• Since 2006, Swedish police officers have been allowed to wear turbans, headscarves and Jewish skull caps in place of the standard-issued cap (World Jewish Congress 2006).

5. Allows dual citizenship

   Yes.

SCORES
Year: 1980 2000 2010
Score: 0 0 1

Evidence:

  • Swedish citizenship is generally based on the principle of jus sanguinis, but acquisition of citizenship by foreign nationals is possible. Dual citizenship has been permitted since the passage of the Act on Swedish Citizenship in 2001 (Ministry of Integration and Gender Equality 2010).

6. The funding of ethnic group organizations or activities

   Yes.

SCORES
Year: 1980 2000 2010
Score: 1 1 1

Evidence:

  • The government has provided grants to immigrant and ethnic minority organizations for a long time; these have included subsidies to the ethnic press, to ethnic organizations, and to organizations working on integration issues (Camauër 2003; European Network Against Racism 2006).
  • In 2001, the government adopted a policy for non-governmental organizations and popular movements and noted that “people should have the best possible opportunities to organise themselves and take part in non-govern¬mental organisations (NGOs) and popular movements of various kinds” (Ministry of Integration and Gender Equality 2008, 1). Although the policy is somewhat imprecise, it does include grants to women’s organizations, for the securing of space for public meetings, for sport, and to organizations promoting outdoor activities. It is noted that grants are also available for projects related to culture, social policy and youth.
  • The MIPEX does find that immigrant organizations are provided funding from the national government, but these funds are not intended to specifically support ethnic activities. Rather, they are meant to support the organizations’ provision of advice to the government (Niessen et al. 2007).


7. The funding of bilingual education or mother-tongue instruction

   Yes.

SCORES
Year: 1980 2000 2010
Score: 1 1 1

Evidence:

  • Provisions for the teaching of mother tongue languages were enshrined in the 1977–1978 Home Language Reform. These stemmed from a commitment to freedom of choice, which was outlined in the 1975 multicultural policy (Huss 2001). A new language law was introduced in 2009. It stipulates that those with a mother tongue other than Swedish be given the opportunity to maintain and use that language, while also recognizing Swedish as the official language and providing supports for its learning and development (Ministry of Culture 2009).
  • In the national curriculum guidelines, schools are now instructed to ensure all students “learn to communicate in foreign languages” (National Agency for Education 2006). Further, the National Agency for Education identifies mother-tongue instruction as a defined subject area, noting the importance of developing mother-tongue fluency and supporting “multilingual individuals with a multicultural identity” (National Agency for Education 2000). It links the learning of one’s mother tongue with the learning of Swedish, as well as a means of connecting students to their cultural backgrounds.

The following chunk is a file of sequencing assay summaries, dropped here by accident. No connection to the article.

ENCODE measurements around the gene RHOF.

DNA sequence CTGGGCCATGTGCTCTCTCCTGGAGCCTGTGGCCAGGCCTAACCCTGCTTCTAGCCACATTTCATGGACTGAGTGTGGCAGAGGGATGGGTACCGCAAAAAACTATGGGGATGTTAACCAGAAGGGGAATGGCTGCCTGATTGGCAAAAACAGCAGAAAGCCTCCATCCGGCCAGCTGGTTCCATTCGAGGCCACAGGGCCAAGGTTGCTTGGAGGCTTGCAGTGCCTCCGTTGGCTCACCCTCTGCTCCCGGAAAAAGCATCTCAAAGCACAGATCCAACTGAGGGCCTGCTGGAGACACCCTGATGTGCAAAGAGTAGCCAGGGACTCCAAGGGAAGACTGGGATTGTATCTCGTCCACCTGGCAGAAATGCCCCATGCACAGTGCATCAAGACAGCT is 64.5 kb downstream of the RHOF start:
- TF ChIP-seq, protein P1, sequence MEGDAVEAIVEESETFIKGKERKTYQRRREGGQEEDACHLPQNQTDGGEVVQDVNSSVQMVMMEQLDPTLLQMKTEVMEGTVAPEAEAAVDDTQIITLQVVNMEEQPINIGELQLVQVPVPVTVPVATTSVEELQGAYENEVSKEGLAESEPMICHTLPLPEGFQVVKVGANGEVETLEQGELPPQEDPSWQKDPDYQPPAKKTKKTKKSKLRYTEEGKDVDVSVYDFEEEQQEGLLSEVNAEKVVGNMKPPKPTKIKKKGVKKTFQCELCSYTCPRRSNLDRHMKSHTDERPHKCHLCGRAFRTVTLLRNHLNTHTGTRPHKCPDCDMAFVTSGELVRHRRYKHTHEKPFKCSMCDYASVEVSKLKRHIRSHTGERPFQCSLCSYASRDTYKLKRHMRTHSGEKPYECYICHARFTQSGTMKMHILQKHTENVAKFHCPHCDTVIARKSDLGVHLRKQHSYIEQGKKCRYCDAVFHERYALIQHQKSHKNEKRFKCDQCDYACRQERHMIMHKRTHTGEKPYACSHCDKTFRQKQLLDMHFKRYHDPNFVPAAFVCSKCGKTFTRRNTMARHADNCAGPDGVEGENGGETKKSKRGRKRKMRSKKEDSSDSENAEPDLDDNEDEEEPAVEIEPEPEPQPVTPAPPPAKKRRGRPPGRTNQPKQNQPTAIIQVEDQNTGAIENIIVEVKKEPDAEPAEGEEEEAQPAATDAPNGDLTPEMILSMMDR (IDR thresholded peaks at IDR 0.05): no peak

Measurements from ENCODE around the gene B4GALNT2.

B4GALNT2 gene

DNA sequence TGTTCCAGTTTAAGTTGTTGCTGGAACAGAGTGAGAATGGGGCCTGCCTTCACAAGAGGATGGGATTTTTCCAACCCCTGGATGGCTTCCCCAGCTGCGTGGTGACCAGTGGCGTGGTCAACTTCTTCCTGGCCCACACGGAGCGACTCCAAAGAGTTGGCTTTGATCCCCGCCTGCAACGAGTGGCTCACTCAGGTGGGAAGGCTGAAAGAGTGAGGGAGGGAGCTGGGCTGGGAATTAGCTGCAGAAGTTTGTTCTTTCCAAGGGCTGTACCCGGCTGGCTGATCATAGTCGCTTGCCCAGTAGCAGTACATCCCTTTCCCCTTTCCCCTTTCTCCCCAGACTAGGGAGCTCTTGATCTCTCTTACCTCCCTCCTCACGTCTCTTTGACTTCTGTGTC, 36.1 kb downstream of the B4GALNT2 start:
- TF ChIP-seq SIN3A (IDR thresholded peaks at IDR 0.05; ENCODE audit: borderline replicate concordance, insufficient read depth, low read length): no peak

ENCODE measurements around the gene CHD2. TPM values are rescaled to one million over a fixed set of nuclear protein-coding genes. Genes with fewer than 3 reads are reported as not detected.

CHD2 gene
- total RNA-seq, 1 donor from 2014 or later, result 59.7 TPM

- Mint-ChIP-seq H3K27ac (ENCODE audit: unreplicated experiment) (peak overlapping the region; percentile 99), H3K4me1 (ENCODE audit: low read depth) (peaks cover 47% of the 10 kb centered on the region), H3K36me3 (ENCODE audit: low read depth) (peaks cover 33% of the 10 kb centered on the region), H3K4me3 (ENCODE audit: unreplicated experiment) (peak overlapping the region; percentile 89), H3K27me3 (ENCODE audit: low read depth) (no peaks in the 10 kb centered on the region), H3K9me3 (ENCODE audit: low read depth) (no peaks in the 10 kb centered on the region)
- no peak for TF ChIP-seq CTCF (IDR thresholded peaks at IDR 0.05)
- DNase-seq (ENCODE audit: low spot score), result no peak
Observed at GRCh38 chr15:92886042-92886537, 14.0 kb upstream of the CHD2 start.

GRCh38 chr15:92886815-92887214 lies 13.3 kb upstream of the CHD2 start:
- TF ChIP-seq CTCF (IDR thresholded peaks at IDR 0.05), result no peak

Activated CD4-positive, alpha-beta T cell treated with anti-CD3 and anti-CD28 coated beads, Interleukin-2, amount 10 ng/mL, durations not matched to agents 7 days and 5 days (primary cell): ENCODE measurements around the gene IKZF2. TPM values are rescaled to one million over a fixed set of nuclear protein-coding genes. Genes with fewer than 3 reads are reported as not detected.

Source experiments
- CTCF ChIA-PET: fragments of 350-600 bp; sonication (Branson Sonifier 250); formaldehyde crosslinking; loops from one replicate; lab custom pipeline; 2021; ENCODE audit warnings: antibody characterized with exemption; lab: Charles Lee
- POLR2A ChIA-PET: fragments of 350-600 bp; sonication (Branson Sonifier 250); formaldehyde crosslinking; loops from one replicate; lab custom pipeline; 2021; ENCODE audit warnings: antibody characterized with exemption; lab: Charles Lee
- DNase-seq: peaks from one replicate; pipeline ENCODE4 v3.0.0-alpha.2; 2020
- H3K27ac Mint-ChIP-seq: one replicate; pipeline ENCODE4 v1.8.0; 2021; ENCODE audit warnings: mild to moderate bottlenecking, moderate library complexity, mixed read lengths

8. Affirmative action for disadvantaged immigrant groups

   No.

SCORES
Year: 1980 2000 2010
Score: 0 0 0

Evidence:

  • In 2008, a new Anti-Discrimination Act was passed. It replaced the Equal Opportunities Act and six pieces of anti-discrimination legislation. In addition to combating discrimination on the basis of gender, ethnic origin, religion or belief, disability and sexual orientation, the new act adds transgender identity or expression and age as protected grounds. The act applies to the provision of education, social services, housing, consumer goods, and health care. It also extends protections to public appointments and the military and civil service, areas that were not previously covered (Human Rights 2010). The Office of the Ombudsman Against Discrimination oversees compliance with the act.
  • Although the act does not technically provide for a policy of affirmative action, it does protect against direct and indirect discrimination, the latter being defined as treatment in which “someone is disadvantaged by the application of a provision, a criterion or a procedure that appears neutral but that may put people of a certain sex, a certain transgender identity or expression, a certain ethnicity, a certain religion or other belief, a certain disability, a certain sexual orientation or a certain age at a particular disadvantage, unless the provision, criterion or procedure has a legitimate purpose and the means that are used are appropriate and necessary to achieve that purpose” (Anti-Discrimination Act 2008, section 4).
  • A 2005 report authored by a government-appointed commission on migrants’ access to power and influence recommended that an affirmative action policy be adopted and extended to immigrant-origin individuals, as well as other disadvantaged social groups. The report was criticized, however, with opponents portraying it as more ideological than factual (Westin 2006).
  • This may help explain why there is no real evidence of an affirmative action policy or plan for immigrant groups in Sweden (Diakité 2006, 11). In fact, there is evidence to the contrary. For example, in 2002, the City of Lund adopted a municipal Diversity Plan, which included a commitment to ensure immigrant-origin individuals filled 10 percent of the county’s jobs within five years. The plan was abandoned when it was found to contravene Swedish laws that prohibit against discrimination on the basis of ethnic origin (Diakité 2006).
  • Moreover, in 2010, the Swedish government announced that it would abolish an affirmative action program that previously allowed universities to favour applications from male students in disciplines where men tended to be under-represented. The policy had originally been adopted to achieve a balanced ratio of male and female students (The Local 2010).